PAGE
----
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Beatrice Seguin beatrice.seguin at utoronto.ca
Sat Apr 6 16:30:42 EST 2002


----- Original Message -----
From: ""Michael L. Sullivan"" <mlsulliv at facstaff.wisc.edu>
To: <methods at hgmp.mrc.ac.uk>
Sent: Friday, April 05, 2002 4:10 PM
Subject: Re: Orientation of a PCR product in a T-vector


> At 07:11 PM 4/5/2002 +0200, you wrote:
>
>
> >ChenHA wrote:
> >
> >>Bertrand Collet wrote:
> >>
> >>>
> >>>I thought there was an equiprobablity of insertion in the 2 direction
> >>>for T-cloning ?
> >>
> >>Whatever that got expressed in one orientation is toxic to the cells.
> >
> >
> >That's what I always thought as well.
> >Now, I actually already have this problem and I need the insert in the
> >correct orientation (not in T-vector but later) - does anyone have an
idea
> >how to prevent E. coli from producing my protein and killing itself? It's
> >under a cyanobacterial promotor which is apparently leaky, at least in
> >DH5a. Is my only option now to try different strains?
>
> OK, I'm not basing this on anything other than empirical observation, but
I
> think that one particular orientation can be favored without the insert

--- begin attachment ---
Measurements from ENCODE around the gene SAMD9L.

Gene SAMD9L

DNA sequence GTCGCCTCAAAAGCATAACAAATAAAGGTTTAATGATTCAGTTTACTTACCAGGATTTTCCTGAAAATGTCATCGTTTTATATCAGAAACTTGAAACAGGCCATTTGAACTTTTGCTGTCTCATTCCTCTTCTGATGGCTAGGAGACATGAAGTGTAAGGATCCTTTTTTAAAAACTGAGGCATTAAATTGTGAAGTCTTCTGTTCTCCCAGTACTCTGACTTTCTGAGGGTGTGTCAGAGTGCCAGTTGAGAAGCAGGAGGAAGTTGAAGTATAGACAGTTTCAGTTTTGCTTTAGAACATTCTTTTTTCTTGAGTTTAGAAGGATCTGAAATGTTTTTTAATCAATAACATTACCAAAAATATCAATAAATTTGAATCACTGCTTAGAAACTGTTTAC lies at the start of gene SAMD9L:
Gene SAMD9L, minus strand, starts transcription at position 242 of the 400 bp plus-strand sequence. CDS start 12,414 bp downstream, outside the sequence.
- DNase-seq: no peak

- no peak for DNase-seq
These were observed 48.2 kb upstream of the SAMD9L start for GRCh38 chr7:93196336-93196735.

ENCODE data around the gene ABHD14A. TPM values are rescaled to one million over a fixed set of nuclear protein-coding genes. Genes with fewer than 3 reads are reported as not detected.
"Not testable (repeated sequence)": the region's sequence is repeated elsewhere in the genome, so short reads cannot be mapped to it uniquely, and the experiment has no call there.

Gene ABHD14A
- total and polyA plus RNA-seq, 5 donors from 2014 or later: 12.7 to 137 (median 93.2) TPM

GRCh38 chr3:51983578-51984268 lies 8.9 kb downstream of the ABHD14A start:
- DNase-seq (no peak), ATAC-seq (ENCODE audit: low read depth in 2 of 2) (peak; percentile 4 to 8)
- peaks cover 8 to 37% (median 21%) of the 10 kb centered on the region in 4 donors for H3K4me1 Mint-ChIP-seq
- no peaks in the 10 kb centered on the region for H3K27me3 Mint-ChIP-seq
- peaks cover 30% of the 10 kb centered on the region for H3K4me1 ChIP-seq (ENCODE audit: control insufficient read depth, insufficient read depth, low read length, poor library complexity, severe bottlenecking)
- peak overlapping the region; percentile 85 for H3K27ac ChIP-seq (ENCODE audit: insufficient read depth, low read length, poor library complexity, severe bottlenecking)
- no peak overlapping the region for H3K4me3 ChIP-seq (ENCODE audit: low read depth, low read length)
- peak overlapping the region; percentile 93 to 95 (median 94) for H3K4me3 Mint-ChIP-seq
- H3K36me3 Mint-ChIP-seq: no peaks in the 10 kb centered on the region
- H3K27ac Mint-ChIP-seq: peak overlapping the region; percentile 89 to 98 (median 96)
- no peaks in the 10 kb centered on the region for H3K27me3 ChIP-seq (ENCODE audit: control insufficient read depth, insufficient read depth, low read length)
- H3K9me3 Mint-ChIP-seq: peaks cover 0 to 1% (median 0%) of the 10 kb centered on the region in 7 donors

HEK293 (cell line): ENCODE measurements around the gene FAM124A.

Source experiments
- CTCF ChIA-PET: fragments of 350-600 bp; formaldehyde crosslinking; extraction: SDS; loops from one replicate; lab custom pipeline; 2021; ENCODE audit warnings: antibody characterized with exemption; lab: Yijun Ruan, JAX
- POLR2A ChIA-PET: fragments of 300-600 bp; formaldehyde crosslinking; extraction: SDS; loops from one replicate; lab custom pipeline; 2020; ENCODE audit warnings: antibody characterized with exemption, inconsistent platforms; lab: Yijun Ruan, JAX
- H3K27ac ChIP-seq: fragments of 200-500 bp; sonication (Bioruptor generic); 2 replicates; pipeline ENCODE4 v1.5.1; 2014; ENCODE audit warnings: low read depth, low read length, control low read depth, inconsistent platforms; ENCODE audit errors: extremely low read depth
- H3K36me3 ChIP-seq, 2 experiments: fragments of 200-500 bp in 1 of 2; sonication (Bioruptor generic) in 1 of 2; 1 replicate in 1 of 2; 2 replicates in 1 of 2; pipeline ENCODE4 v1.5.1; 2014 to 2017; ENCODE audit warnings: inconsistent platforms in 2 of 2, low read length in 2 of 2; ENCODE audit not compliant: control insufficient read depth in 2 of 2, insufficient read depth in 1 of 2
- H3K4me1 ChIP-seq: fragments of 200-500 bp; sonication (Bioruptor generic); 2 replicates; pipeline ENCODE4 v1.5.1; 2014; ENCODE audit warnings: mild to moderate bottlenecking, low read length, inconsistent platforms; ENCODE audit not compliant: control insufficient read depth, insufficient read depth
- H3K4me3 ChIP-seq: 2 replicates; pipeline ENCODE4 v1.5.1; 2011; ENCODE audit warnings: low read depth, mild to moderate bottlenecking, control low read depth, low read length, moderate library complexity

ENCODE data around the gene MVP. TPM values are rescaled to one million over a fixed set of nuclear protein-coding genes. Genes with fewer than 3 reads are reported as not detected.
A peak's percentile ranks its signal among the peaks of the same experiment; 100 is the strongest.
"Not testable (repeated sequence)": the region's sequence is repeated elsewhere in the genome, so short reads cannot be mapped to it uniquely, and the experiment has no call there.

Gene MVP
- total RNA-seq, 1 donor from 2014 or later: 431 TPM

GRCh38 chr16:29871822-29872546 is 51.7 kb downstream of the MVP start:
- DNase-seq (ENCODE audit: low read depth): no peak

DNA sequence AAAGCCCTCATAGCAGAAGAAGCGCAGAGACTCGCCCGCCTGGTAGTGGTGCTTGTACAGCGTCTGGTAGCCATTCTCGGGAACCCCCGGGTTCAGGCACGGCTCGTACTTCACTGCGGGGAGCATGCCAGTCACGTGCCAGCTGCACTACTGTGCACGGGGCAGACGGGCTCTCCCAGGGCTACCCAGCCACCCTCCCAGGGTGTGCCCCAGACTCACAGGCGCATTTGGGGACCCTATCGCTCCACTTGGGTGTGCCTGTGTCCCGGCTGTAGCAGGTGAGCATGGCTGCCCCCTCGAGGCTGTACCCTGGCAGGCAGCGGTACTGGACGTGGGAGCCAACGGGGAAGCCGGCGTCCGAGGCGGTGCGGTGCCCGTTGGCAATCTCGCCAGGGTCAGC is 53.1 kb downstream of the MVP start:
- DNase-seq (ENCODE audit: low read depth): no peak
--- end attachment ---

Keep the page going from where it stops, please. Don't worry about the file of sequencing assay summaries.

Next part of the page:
> necessarily being toxic (or at least lethal).  That is, I've seen cases
> when I've not been able to recover a particular orientation, redesigned
the
> cloning to be directional, and then recovered the orientation I
> wanted.  Perhaps the desired event is greatly unfavored by a particular
> orientation, but not impossible if one can come up with a directional
> cloning strategy instead of a non directional one (which IS usually
> possible with PCR).
>
> I've no doubt there are cases where an insert is so toxic it can't be
> cloned in a particular direction, but I have a feeling that "the insert is
> toxic" gets invoked even when it's not true.
>
> Just my 2 cents.
>
> Mike
>
>
> Michael Sullivan
> US Dairy Forage Research Center
> Madison WI
>
>
> ---
>

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